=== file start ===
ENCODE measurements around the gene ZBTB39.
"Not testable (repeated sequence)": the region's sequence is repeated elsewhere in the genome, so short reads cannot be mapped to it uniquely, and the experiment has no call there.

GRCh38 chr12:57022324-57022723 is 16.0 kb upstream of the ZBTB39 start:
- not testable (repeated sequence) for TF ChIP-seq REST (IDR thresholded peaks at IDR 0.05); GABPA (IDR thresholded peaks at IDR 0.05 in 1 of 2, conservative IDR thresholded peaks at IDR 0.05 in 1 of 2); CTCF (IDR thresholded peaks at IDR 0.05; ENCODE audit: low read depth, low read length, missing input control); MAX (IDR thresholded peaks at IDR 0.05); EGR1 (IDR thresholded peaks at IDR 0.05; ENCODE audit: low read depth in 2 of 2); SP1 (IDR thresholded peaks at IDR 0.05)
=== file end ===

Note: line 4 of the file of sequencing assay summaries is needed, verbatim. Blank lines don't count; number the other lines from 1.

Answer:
- not testable (repeated sequence) for TF ChIP-seq REST (IDR thresholded peaks at IDR 0.05); GABPA (IDR thresholded peaks at IDR 0.05 in 1 of 2, conservative IDR thresholded peaks at IDR 0.05 in 1 of 2); CTCF (IDR thresholded peaks at IDR 0.05; ENCODE audit: low read depth, low read length, missing input control); MAX (IDR thresholded peaks at IDR 0.05); EGR1 (IDR thresholded peaks at IDR 0.05; ENCODE audit: low read depth in 2 of 2); SP1 (IDR thresholded peaks at IDR 0.05)